Be an accidental moderate, or be mediocre

Monday, December 30th, 2019

There are two distinct ways to be politically moderate, Paul Graham argues — on purpose and by accident:

Intentional moderates are trimmers, deliberately choosing a position mid-way between the extremes of right and left. Accidental moderates end up in the middle, on average, because they make up their own minds about each question, and the far right and far left are roughly equally wrong.

You can distinguish intentional from accidental moderates by the distribution of their opinions. If the far left opinion on some matter is 0 and the far right opinion 100, an intentional moderate’s opinion on every question will be near 50. Whereas an accidental moderate’s opinions will be scattered over a broad range, but will, like those of the intentional moderate, average to about 50.


Nearly all the most impressive people I know are accidental moderates. If I knew a lot of professional athletes, or people in the entertainment business, that might be different. Being on the far left or far right doesn’t affect how fast you run or how well you sing. But someone who works with ideas has to be independent-minded to do it well.

Or more precisely, you have to be independent-minded about the ideas you work with. You could be mindlessly doctrinaire in your politics and still be a good mathematician. In the 20th century, a lot of very smart people were Marxists — just no one who was smart about the subjects Marxism involves. But if the ideas you use in your work intersect with the politics of your time, you have two choices: be an accidental moderate, or be mediocre.


  1. Harry Jones says:

    Between the Overton window and horseshoe theory, I can’t help but think that the political spectrum is a mirage.

    I self identify as a doctrinaire empiricist and pragmatist. Life experience has earned me the right to be rigid about certain things, but not about others.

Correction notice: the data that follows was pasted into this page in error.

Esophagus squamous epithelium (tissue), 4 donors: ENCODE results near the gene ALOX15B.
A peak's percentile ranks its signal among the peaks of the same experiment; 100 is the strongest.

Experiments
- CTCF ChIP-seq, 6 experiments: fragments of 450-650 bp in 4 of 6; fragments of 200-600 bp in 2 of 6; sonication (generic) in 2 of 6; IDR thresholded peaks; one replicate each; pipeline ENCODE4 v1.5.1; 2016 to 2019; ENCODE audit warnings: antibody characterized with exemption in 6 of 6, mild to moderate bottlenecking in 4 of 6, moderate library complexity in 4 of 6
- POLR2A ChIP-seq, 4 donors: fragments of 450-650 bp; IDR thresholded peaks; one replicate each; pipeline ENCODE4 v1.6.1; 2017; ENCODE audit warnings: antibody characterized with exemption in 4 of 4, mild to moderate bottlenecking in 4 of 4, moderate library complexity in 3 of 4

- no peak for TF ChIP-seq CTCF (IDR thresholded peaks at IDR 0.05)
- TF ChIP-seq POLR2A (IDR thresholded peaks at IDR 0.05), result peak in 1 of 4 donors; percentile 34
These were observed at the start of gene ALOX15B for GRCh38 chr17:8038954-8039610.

2. Lucklucky says:

    What is moderation? If someone wants our head, we give him the arm?

    At the political level, I think this concept is mostly wrong since I am seeing many so-called moderates being extremists.

  3. RLVC says:

    Astute observation, Harry.

    Some have observed that though there was, at one time, a political spectrum, it seems to have collapsed into a “centrist” singularity. And centrism, as everyone knows, means waging endless wars abroad and soaking the middle class at home.

    It’s a truly bipartisan agenda.

  4. Behind Enemy Lines says:

    Paul Graham’s a fine writer and an interesting thinker, especially on tech and education. But when he slips into party political issues, he misses as often as he hits. This article’s a good example.

    He tries to position the moderate as being on a scale of political opinion about halfway between an exaggerated right and left. In that sense, a moderate is really just someone who won’t start a ruckus at Thanksgiving. While this tells us something useful about a person’s character, it says nothing about the merit of their political views.

    For ‘moderate’ to be meaningful, Graham should be using a different scale: true / false or correct / incorrect.

    An intentional moderate (‘trimmer’) isn’t someone who deliberately chooses the middle path between right and left. He’s someone who tries to find a middle path between right and wrong, and therefore invariably comes to a position somewhere out on the left wing of politics.

    An accidental moderate isn’t someone who makes up his mind on each issue. An accidental moderate is someone who is ignorant of the issues and doesn’t want to squabble over them.

    Moderates are great to have around when political beliefs are friction-free enough that two parties can work together.

    When political beliefs are so far apart that two parties can’t work together, moderates are a downright liability. They’ll sell out a logical and just policy so that they can avoid conflict, or will be end up being suckers for the left wing’s emotional arguments.

    This is why the Democrat party in government is now stiff with ranty ideologues and yet so keen to work with Republican moderates. It’s the ultimate heads-I-win-tails-you-lose deal.

  5. Graham says:

    To paraphrase, extremism is no vice, moderation no virtue…

    Also, “extremist” is inherently both relative and judgmental. Calling someone a terrorist is, by comparison, merely a technical description of methods and goals.

    Besides, in the modern West, everything our fathers believed is extremist, anyway.

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